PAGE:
WebMD Medical News
Louise Chang, MD
April 3, 2009 -- Scientists have discovered gene mutations linked to male infertility that may lead to new infertility treatments and a male contraceptive.
The mutations lie in the CATSPER1 gene, which makes a protein that's needed for normal sperm movement. The mutations make it hard for the CATSPER1 gene to make that essential protein, which could interfere with male fertility.
That could mean that the CATSPER1 gene could be a good target for male infertility treatment. And on the flip side, blocking the CATSPER1 gene might be a way to make a male contraceptive, the researchers write online in the American Journal of Human Genetics.
But don't expect a male "birth control" pill based on this study any time soon.
The research is at "a fairly early stage," researcher Michael Hildebrand, PhD, of the University of Iowa's otolaryngology department, tells WebMD.
"If we were to develop any therapy for people with infertility or if we were to consider male contraceptives ... we would still need to do studies in animal models to make sure the approach is both safe and effective -- and only then could we test it in humans," he says.
That process will take time.
"It would probably take at least a couple of years to complete the animal studies and then it would be additional years beyond that for clinical trials," Hildebrand says.
Hildebrand talks more about the new study and the male contraceptive on WebMD's news blog.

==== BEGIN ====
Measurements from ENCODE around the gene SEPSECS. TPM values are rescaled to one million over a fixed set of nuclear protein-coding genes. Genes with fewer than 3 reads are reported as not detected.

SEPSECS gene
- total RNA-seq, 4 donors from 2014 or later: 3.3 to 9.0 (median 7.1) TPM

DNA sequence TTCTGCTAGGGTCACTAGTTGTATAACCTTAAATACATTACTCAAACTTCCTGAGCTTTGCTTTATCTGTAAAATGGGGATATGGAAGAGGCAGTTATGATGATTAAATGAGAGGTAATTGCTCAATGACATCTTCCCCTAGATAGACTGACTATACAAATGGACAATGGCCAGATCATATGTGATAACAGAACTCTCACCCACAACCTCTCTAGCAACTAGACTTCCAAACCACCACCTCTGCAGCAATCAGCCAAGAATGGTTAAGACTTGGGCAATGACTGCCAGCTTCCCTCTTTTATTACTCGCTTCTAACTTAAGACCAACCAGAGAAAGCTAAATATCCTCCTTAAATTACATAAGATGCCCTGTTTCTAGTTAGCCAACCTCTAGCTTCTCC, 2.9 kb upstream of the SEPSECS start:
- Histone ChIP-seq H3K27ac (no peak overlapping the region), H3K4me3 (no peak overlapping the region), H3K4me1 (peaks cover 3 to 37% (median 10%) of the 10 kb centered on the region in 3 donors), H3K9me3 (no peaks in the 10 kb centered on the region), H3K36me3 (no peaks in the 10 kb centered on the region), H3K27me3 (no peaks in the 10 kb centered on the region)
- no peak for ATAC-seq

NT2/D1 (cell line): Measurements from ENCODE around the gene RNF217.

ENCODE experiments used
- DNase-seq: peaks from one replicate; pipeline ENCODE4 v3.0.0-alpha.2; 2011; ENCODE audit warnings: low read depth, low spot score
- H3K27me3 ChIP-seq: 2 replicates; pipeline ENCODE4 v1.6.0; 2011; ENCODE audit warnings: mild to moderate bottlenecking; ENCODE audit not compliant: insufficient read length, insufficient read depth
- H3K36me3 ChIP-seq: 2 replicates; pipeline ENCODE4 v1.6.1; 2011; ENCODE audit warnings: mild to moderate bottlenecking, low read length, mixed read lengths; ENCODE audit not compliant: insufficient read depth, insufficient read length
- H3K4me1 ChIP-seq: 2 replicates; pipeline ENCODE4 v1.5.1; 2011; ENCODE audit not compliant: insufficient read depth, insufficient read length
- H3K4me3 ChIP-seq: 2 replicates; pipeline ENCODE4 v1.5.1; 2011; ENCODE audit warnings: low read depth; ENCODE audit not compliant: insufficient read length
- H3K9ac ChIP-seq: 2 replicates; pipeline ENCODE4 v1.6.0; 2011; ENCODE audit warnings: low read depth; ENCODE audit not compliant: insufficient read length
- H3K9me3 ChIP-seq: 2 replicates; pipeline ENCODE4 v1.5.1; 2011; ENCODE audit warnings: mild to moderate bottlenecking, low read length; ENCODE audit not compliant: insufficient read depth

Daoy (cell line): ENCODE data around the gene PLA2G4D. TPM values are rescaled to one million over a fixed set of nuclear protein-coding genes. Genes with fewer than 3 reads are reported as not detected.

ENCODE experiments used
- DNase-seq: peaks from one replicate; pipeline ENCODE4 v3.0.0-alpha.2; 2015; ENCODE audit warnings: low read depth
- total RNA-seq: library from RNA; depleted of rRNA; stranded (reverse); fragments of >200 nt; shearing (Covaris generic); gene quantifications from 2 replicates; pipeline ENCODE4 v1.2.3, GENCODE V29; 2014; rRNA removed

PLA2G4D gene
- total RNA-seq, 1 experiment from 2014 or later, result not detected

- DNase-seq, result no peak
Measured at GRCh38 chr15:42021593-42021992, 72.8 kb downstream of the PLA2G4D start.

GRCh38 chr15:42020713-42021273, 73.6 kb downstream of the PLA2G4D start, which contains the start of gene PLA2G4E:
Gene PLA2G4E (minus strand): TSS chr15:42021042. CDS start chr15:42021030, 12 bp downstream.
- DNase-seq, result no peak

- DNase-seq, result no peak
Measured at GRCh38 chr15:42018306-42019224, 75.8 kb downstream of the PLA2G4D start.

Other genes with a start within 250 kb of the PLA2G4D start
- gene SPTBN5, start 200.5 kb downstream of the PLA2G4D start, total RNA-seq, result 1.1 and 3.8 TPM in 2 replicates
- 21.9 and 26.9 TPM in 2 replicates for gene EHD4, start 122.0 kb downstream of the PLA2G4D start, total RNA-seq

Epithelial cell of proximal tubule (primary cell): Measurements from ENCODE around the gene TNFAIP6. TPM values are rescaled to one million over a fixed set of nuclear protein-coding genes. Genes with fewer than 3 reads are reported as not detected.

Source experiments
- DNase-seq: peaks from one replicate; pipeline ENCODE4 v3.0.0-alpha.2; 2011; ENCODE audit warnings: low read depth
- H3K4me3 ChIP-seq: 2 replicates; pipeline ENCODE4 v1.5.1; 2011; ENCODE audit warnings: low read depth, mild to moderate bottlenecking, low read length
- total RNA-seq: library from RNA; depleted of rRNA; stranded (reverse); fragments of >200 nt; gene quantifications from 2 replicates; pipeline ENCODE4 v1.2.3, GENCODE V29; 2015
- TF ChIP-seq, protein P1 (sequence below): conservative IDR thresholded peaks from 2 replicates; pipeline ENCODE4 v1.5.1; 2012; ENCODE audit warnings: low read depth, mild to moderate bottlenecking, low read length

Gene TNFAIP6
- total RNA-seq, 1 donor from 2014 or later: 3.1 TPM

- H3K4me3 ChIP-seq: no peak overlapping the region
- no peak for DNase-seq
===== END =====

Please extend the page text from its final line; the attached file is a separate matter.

Hildebrand worked on the CATSPER1 paper with colleagues including University of Michigan graduate student Matthew Avenarius and Richard J.H. Smith, MD, of the University of Iowa's otolaryngology department and interdisciplinary program in genetics.
They noticed the CATSPER1 gene mutations while studying DNA from men of two Iranian families who had fertility problems.
They found that the men had a glitch in their two copies of the CATSPER1 gene, which hampered the CATSPER1 gene from making the sperm movement protein.
Previous studies have shown infertility in male mice lacking the CATSPER1 protein.
"This was a sperm-specific gene," says Hildebrand. "It's a calcium channel that's really essential for the normal movement of the sperm."
Next, the researchers want to search for similar mutations in other families and to study three other genes that are in the same gene family as CATSPER1, Hildebrand tells WebMD.
As for the male contraceptive possibility, Hildebrand says that some "preliminary work" has been done using antibodies to target the CATSPER1 protein.
"Both human and mice sperm treated with this particular antibody [were] associated with reduced fertility -- those sperm are not as able to fertilize an egg, at least not in a laboratory," Hildebrand says.
SOURCES:Avenarius, M. American Journal of Human Genetics, April 2, 2009; online edition.Michael Hildebrand, PhD, department of otolaryngology, University of Iowa.
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